The first part's sliding part (620) has a concave surface (622) adapted to slidingly and rotatably mate with a convex surface (621) on the second part (601). The first part's sliding part (620) has an angled sidewall first portion(624) and an angled sidewall second portion (626) providing a geometry that blocks over-rotation among the first part (600) and second part (601) relative to each other, but that allows more freedom of rotation in the posterior direction than in the anterior direction, in accordance with natural movements of a patient's spinal column, particularly in the cervical region.

FIG. 12 illustrates, schematically, how a first part (700) intervertebral implant component according to present invention, can be used in cooperation with a non-like intervertebral component (702) of any type generally known that engages or cooperates with the first part (700) in a desirable and sufficient manner. For example, when two intervertebral assemblies (714, 716) are applied to adjacent intervertebral spaces defined by three successive vertebrae (708, 710, 712), a first part (700) according to any one of the above-described present invention embodiments is paired with a non-like intervertebral component (702) such as one generally known or one that does not have a vertical component (718, 720) of the type according to the present invention. This could be for any of a variety of reasons as determined by a surgeon. Likewise, a third part (704) according to the present invention is paired with a non-like fourth part (706). Due to the novel, offset vertical components (718, 720) of the present invention parts (700, 704), the vertical components nest as described with respect to the embodiment of FIG. 4, thereby making optimal use of limited space on the anterior face (722) of the vertebra (710) in the middle of the three-vertebrae sequence.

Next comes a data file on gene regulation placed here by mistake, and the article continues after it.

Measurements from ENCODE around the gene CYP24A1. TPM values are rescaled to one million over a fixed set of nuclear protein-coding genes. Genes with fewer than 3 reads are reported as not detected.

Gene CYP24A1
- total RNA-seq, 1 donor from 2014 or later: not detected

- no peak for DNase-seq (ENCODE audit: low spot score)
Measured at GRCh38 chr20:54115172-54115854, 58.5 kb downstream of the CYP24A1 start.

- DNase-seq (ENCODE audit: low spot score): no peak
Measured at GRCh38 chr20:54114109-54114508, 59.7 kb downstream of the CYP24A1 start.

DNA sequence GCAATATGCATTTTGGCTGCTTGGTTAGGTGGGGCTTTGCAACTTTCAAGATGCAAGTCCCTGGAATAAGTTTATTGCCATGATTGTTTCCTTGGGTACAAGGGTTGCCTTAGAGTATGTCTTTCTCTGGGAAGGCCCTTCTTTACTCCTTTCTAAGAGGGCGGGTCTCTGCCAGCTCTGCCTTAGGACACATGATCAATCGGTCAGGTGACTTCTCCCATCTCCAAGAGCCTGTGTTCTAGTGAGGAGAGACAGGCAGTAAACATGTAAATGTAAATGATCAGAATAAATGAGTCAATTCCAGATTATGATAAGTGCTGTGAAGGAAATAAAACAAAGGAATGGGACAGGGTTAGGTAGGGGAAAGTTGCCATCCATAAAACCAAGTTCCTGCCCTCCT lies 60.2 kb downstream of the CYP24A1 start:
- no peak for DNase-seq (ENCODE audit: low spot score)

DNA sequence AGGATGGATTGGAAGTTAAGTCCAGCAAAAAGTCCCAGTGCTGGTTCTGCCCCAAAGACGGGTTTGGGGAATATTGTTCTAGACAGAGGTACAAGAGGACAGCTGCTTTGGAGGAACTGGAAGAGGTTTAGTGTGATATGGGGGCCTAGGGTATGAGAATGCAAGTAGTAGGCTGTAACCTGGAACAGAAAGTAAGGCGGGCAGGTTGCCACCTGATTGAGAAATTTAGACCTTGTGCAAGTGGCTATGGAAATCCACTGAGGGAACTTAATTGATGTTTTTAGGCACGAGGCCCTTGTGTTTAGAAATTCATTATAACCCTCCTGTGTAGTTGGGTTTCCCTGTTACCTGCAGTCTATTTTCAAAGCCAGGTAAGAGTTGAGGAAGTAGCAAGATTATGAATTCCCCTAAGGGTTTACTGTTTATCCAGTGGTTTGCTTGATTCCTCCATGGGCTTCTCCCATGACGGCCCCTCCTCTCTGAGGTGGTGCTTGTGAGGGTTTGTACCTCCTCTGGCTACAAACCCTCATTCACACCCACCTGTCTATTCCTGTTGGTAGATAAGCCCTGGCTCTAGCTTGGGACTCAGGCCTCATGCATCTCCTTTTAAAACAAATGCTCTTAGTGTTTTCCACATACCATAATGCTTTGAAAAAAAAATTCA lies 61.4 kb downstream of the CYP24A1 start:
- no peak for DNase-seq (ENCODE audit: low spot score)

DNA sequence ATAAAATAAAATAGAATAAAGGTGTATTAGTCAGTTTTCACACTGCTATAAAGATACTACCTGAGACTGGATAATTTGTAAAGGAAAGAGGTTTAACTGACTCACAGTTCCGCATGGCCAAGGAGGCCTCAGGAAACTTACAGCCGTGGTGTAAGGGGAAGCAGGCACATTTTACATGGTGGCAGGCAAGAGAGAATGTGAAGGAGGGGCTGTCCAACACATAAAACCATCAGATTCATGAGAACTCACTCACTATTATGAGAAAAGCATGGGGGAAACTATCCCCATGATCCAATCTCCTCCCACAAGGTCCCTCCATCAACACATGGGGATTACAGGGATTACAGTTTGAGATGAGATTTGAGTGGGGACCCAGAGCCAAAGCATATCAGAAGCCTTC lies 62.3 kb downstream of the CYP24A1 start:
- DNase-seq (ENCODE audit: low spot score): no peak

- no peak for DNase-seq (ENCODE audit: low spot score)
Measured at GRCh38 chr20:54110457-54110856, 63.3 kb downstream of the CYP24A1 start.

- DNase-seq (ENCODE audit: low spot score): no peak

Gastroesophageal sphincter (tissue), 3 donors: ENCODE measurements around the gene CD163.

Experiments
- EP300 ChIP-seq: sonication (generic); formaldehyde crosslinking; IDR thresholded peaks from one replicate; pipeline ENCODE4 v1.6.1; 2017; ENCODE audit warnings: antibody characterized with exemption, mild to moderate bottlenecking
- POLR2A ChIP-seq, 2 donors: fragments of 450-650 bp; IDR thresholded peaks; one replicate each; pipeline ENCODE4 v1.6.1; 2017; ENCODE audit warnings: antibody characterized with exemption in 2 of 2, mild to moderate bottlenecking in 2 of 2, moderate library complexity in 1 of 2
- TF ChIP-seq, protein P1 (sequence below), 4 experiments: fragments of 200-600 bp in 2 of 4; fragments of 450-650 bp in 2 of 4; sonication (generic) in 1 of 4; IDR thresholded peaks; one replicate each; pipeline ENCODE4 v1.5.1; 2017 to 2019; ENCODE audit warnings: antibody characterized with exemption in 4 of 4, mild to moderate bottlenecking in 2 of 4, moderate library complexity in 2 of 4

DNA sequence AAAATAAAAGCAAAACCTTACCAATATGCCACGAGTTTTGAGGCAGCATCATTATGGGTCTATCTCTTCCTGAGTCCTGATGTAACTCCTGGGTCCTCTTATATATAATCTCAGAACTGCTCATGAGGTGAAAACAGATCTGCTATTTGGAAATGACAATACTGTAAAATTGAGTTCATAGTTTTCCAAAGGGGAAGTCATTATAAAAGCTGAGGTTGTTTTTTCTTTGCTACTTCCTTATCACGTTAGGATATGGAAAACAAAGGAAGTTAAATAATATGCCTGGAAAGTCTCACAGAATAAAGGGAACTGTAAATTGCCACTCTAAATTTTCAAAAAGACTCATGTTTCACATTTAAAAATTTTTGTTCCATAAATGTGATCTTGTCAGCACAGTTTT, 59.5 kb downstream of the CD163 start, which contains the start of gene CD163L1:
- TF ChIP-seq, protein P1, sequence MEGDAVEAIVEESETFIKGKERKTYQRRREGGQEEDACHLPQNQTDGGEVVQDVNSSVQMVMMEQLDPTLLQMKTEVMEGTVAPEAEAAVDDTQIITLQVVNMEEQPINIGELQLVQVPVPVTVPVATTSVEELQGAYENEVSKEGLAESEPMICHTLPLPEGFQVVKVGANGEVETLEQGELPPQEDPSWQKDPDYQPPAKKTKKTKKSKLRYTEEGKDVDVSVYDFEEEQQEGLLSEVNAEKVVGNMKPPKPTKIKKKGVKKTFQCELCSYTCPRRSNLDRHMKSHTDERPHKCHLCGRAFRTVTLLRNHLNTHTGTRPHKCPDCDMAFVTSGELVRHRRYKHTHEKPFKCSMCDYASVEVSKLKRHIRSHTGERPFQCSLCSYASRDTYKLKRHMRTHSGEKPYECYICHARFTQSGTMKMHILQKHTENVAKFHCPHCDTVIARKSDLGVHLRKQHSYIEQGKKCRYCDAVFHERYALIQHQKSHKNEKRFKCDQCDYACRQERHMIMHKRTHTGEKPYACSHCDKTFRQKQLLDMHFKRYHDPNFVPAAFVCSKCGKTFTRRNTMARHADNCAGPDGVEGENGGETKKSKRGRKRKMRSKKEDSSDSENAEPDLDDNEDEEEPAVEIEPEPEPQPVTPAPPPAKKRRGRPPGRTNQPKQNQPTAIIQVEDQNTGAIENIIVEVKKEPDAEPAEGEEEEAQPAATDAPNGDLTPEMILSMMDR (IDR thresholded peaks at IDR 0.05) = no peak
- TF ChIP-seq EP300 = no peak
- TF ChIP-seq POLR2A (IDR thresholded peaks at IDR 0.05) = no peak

The upper parts, lower parts and center core from any of the above-identified embodiments may be made from any one of or a combination of known materials of sufficient strength and surgical compatibility for surgical implants. These materials include, but are not limited to, titanium, steel, ceramic, TeflonŽ, nylon, polyethylene, and Cobalt Chromium Moly.

While the preferred embodiments of the present invention have been described, various modifications can be made without departing from the scope of the invention.

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Referenced by